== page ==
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The medical terrain continues to change rapidly, and additional
overhauls are expected as the Affordable Care Act, accountable
care organizations, and other federal initiatives alter the landscape
further. To survive, every segment of healthcare will have to justify its
value, showing direct links to patient wellness; evidence-based medicine
(EBM)-loosely defined as medical practices that rely on modern best
evidence, clinical experience, and research studies-is being mandated for
each discipline. Accordingly, the O&P profession will need to conduct and
compile clear research and studies verifying the efficacy of its interventions.
An earlier article, "The Effectiveness of Foot Orthotics" (The O&P EDGE, July 2011,), outlined 25 scientific papers that demonstrate the benefits of using foot orthotics to treat a variety of conditions. This article builds on that evidence, presenting another 15 studies to further highlight the value of that type of intervention.
The knee is the largest joint in the
body and most people will experience
knee pain at some point in
their lifetimes. Pain can develop
as a result of overuse, a sudden
increase in activity, or a systemic
disease such as arthritis. One aspect
of knee pain that has been studied
closely is patellofemoral pain syndrome
(PFPS), which is generally
described as pain in the anterior
knee or around the patella region.
It is a complex subject with many
subtleties. Due to its prevalence,
researchers have closely studied
the kinematics of the knee and
lower leg to understand motion in
walking and running, seeking connections
between excessive movement
and pathology. Foot orthotics
can control foot pronation, ankle
motion, and tibial rotation, thereby
potentially relieving symptoms
associated with PFPS.
References: Knee Pain
- Saxena, A., and J. Haddad. 2003. The effect of foot orthoses on patellofemoral pain syndrome.
Journal of the American Podiatric Medical Association 93 (4):264-71.
This resource presents a retrospective review of 102 patients. At their follow-up visits, 76.5 percent were improved and 2 percent were asymptomatic, showing a significant decrease in the
level of pain with orthoses intervention. Although multiple treatment modalities were used for
these patients, the results suggest that the use of semiflexible orthoses is significant in reducing
symptoms of [knee pain].
- Johnston, L. B., and M. T. Gross. 2004. Effects of foot orthoses on quality of life for individuals
with patellofemoral pain syndrome. Journal of Orthopaedic and Sports Physical Therapy 34
Sixteen subjects with patellofemoral pain who also exhibited signs of excessive foot pronation
were studied. All Western Ontario and McMaster Universities Osteoarthritis Index (WOMAC)
subscale scores were significantly improved at three months compared with pre-intervention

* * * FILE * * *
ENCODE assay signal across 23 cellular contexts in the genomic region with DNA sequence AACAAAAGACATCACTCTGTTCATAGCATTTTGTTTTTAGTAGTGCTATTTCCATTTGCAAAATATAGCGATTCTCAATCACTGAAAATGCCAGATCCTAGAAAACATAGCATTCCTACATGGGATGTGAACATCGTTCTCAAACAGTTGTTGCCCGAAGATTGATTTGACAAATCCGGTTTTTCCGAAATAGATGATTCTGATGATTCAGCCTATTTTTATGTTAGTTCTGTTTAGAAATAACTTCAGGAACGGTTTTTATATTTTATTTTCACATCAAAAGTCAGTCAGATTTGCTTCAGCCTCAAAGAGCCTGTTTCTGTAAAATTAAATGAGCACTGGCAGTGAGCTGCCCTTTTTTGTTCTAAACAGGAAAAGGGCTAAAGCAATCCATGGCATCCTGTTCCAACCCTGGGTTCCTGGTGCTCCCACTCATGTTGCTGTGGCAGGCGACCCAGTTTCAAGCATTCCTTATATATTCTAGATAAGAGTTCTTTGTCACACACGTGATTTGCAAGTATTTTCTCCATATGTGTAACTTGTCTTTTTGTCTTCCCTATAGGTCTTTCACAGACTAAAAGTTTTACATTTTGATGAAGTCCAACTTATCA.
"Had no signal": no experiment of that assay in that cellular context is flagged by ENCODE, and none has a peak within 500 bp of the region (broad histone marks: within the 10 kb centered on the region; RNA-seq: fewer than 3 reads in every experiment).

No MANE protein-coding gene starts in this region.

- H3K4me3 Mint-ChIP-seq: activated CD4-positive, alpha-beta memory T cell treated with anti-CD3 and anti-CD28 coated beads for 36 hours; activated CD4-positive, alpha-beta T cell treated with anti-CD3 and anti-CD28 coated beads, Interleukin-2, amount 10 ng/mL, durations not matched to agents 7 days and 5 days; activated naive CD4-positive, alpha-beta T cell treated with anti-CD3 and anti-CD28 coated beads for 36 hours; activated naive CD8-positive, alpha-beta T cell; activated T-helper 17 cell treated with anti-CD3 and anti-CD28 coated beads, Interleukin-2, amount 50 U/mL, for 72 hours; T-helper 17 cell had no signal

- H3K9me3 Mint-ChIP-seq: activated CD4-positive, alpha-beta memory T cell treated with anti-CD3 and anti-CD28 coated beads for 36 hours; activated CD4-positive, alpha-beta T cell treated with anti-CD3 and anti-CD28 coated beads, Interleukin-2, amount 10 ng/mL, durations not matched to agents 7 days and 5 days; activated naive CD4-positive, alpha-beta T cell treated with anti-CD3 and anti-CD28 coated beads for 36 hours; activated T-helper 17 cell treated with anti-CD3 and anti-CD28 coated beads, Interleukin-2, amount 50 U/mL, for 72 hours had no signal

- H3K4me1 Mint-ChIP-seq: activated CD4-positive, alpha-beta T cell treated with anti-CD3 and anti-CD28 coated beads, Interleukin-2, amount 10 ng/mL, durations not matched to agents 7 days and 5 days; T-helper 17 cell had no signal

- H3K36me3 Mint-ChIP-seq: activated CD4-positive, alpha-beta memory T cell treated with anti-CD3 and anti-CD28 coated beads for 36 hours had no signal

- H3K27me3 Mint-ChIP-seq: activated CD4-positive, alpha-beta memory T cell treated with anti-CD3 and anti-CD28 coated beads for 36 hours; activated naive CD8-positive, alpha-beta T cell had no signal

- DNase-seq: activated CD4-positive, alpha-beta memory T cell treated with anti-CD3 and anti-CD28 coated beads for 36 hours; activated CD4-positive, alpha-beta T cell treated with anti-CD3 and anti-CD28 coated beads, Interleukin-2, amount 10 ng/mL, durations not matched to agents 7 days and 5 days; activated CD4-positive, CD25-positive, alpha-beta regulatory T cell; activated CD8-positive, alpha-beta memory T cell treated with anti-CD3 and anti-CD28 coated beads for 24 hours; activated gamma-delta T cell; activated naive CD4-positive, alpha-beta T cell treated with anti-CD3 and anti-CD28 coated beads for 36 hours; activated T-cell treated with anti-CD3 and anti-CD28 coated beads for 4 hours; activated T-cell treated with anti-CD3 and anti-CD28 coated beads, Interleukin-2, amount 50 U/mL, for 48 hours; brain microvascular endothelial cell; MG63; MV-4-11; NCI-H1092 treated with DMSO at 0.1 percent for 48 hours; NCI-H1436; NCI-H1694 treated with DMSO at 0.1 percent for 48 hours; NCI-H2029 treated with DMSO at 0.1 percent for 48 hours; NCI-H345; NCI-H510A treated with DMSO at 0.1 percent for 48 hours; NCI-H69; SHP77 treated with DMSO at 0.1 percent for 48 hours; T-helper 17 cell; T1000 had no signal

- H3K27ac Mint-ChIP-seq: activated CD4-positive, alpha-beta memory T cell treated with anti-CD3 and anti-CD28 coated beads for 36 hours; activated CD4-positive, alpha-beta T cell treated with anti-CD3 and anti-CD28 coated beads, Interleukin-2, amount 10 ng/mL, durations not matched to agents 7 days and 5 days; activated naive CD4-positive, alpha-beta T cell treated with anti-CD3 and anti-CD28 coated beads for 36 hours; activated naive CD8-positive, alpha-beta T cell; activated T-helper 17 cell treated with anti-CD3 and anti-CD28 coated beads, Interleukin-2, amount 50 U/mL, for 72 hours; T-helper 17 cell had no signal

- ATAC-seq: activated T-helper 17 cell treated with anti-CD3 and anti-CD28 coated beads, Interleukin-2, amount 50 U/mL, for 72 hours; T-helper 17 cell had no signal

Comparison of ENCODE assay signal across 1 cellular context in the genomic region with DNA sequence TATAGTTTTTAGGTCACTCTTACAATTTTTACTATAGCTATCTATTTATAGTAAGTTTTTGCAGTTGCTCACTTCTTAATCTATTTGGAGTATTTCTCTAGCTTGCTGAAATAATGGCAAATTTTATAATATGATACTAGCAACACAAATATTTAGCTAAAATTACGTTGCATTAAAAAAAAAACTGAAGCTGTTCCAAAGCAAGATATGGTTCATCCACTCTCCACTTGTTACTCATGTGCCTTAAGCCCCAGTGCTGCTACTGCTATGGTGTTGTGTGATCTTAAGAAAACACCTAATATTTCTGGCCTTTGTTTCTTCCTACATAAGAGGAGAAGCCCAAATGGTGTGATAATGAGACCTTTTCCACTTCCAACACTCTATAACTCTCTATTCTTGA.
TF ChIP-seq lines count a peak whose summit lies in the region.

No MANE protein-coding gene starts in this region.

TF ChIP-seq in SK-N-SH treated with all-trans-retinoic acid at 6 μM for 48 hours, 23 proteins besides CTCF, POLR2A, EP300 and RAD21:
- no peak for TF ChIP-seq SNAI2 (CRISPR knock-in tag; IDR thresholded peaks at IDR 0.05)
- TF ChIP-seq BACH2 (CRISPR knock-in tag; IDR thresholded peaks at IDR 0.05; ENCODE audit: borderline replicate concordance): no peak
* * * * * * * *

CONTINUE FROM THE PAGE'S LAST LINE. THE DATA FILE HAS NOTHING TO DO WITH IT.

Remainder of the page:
measurements. Conclusion: Custom-fitted foot orthoses may improve patellofemoral pain
symptoms for patients who demonstrate excessive foot pronation.
- Ferrari, R. 2014. A cohort-controlled trial of custom-made foot orthoses in anserine bursitis.
Journal of Prosthetics and Orthotics 26 (1):33-7.
The aim of this study was to determine the proportion of subjects (n = 69) reporting recovery
from anserine bursitis [medial knee pain] with prescribed custom-made foot orthoses in addition
to local corticosteroid injection versus injection alone.... The addition of custom-made foot
orthoses to local injection seems to improve the short- and long-term outcomes (88 percent of the
study group versus 41 percent of the control group reported recovery at four months) with fewer
Postural Control and Balance
Postural control is defined as
the act of maintaining, achieving,
or restoring a state of
balance during any posture or
activity. The effects of orthotics
on postural control have been
studied closely because elderly
patients with compromised
balance can pay a high price
when control is lost. Poor
balance has been associated
with a risk for falls, and the
Centers for Disease Control
and Prevention report that
one out of three people over
age 65 fall each year. Twenty
percent of cases in which an
elderly person trips result in
serious consequences, such as
a fracture or head injury.
References: Postural Control and Balance
- Cobb, S. C., L. L. Tis, and J. T. Johnson. 2006. The effect of 6 weeks of custom-molded foot orthosis
intervention on postural stability in participants with > or = 7 degrees of forefoot varus. Clinical Journal
of Sport Medicine 16 (4):316-22.
In this study, the authors conclude that six weeks of foot orthotic intervention may significantly improve
postural stability in subjects with > 7 degrees of forefoot varus both when wearing foot orthotics and
when not wearing foot orthotics. (Author's note: This indicates there may be a learned behavior component
associated with orthotic therapy.)